How to Acquire Travel Rewards: What is Credit Card Churning?

Credit card churning is the fastest way to build up a spendable points bank for your next trip! Churning is basically the act of repeatedly acquiring credit cards to earn the big ‘welcome or ‘sign up’ bonuses. These initial bonuses are where the big points are.

To churn the cards, you sign up for the cards, get the welcome bonus, then cancel the cards within a specific time frame. You can then wait a few months and re-apply to receive the welcome bonus again. Full disclosure, we can’t be considered churners at this point because we have not been at it long enough to go through the process of opening and shutting down accounts. We are however, opening accounts rapidly. Between us we have opened eight new accounts and product switched two existing accounts in the last five months

Walk before you run

While this is the basic principle of churning there is so much more to know. If you’re reading this and think this sounds interesting and may want to try it, there are some things to consider first.

  1. If you are not financially responsible, don’t even think about it. I say this because you could quite literally put yourself in debt for the rest of your life. Remember in the first post in this series I spoke of our TD credit cards and the trips we had taken? I also mentioned in that post that our credit card balances are paid on time and in full every month. This is a crucial point in this game! Don’t spend money that you don’t have! The only money a credit card company should make off of you are annual fees. Credit card companies make money from the merchants at the point of sale, but not at an expense to us.
  2. Your credit score is important. Churning will be much easier if you have a score of 700 or higher at both Canadian credit agencies (Transunion and Equifax.) A score of 740 or higher is best, but I have read many data points of people being approved for some decent cards with a 700. If you don’t know your credit score you can get your Transunion score for free at Credit Karma and your Equifax score for free at The Borrowell link is an affiliate link
  3. Angela and I fluctuate between the high 700’s – mid 800’s depending how long it has been since our last application. Applying for credit cards involves what is called a ‘hard credit check’ which lowers your score. This is not to say that you should just give up if you have a score below 700. But wait it out until you can build your credit up a bit. There are a lot of cards on the market with decent rewards that can help you build your credit score. They won’t be great travel rewards, but they are rewards. A common theme in this hobby is that it’s a marathon, not a sprint.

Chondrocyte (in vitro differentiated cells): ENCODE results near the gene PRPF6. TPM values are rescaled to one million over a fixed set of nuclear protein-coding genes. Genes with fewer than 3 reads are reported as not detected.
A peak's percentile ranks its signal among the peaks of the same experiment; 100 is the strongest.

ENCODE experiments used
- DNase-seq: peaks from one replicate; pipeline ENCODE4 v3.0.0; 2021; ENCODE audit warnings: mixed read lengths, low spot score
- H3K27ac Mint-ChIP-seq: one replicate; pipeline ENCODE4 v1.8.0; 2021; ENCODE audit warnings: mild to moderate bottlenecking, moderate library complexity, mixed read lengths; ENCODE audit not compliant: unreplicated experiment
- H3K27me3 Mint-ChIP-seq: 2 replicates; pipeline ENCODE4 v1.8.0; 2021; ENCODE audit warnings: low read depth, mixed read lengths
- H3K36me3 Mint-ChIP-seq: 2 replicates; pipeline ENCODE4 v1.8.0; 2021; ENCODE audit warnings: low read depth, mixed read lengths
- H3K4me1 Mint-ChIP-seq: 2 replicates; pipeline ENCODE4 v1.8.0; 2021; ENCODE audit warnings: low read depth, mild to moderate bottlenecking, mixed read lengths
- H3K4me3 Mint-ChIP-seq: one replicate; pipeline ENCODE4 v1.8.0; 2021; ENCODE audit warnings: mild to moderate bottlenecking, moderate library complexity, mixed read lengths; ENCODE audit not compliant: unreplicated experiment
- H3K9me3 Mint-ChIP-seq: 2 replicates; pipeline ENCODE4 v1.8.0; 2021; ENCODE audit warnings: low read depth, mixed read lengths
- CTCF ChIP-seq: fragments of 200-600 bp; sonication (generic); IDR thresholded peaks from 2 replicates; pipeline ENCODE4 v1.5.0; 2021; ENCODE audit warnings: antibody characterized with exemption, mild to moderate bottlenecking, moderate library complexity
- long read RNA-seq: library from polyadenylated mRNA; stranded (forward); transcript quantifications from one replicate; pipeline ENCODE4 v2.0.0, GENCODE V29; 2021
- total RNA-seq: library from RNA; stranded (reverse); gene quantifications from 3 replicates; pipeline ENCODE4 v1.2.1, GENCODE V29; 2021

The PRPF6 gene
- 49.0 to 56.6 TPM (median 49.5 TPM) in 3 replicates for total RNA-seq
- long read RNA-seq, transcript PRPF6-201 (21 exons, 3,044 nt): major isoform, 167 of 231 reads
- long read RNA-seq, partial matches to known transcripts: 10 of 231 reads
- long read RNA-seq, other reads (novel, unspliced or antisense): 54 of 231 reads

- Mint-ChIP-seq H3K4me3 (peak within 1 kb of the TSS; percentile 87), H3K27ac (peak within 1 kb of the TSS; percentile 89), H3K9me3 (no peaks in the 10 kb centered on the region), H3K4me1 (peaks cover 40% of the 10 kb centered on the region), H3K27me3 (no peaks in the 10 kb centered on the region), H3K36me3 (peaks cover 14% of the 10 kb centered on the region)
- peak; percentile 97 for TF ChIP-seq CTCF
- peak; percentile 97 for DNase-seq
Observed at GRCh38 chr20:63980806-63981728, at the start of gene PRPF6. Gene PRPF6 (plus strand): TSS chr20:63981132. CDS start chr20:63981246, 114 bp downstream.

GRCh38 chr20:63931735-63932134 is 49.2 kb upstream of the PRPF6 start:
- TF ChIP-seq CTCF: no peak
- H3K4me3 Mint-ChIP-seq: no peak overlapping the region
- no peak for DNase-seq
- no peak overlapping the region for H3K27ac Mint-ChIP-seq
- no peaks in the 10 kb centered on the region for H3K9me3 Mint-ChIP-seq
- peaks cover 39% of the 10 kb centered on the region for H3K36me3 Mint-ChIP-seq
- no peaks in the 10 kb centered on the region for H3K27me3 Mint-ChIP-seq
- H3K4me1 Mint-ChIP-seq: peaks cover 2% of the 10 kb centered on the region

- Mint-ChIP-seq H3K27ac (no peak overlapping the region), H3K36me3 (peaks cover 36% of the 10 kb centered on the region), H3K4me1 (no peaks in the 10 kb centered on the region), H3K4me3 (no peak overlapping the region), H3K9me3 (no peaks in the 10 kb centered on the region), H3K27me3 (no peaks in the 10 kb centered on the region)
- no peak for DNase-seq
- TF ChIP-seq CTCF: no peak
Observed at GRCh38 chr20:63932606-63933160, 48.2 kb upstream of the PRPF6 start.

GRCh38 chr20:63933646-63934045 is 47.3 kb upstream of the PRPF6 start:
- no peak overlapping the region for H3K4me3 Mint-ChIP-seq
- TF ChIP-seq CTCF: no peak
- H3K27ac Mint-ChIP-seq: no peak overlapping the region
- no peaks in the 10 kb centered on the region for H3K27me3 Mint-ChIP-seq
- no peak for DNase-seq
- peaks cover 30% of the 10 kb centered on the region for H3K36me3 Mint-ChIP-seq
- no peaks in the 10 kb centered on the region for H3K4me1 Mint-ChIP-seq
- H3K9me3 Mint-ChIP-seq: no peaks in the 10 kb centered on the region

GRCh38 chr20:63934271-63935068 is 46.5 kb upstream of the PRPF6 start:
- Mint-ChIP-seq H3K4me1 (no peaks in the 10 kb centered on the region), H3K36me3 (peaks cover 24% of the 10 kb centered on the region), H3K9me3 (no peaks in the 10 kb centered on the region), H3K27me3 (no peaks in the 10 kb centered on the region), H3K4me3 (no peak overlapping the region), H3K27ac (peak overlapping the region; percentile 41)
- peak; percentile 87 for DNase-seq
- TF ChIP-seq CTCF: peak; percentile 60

4. Keep in mind, credit card companies are not just giving you points, miles, rewards or even cash back, just because you have good credit. In almost every instance there is a catch to earning these sign up bonuses. Large annual fees will be required of you in many instances. If they don’t offer a first year rebate on the annual fee, that fee will post on your very first statement. American Express is notorious for not offering first year rebates for their annual fees, but they also have the best rewards program in all of Canada.
  5. In almost every instance there will be a minimum spending requirement within a specific time frame to earn the full bonus. A couple of the higher ones currently would be the American Express Business Platinum card which requires $7000 of spend in the first three months to earn the full welcome bonus. The RBC British Airways Avios card requires a $5000 spend in the first three months of card membership. The spending requirements can/will change as the banks introduce new entry promos to encourage new sign ups.

Making the Decision

One of the first questions to ask yourself if you use a debit card is why? Of course we have outlined some scenarios above where you are better off using a debit card as opposed to a credit card. The truth is debits cards do not pay you to use them. Credit Cards will. And if you are financially literate with the ability to pay your bills off in full every month there is no reason not to take advantage of it.

I want to emphasize here that there is nothing illegal about this activity. However, there is an ethical component that some people just don’t feel comfortable with. I understand that and respect those decisions completely. As far as acquiring credit cards for the welcome bonus goes, it is not an ethical issue for me. Being completely blunt, these credit card companies make the vast majority of their money from astronomical interest rates they charge. I am not trying to justify an eye for an eye philosophy here, just simply pointing out the ethics on both sides.

This is a high stakes game we are playing but you are not going to become a multi millionaire churning credit cards. What you will get is the ability to travel for a fraction of the cost of what you would paying cash out of pocket. This will not allow you to travel the globe free of charge. Or if you prefer cash back over travel rewards you can help supplement your retirement fund.


This game can be quite rewarding, but there are many pitfalls to be aware of. In future posts we’ll cover these items more in depth. But for our next post, I am going to give you an idea of just how quickly you can accumulate points. Examples of some of the higher sign up bonuses and how much value they really hold.

Previously: The Research

Next up: Rewards and Values

Photo by Avery Evans on Unsplash

#AmericanExpress #milesandpoints #creditcards #travelrewards #budgettravel



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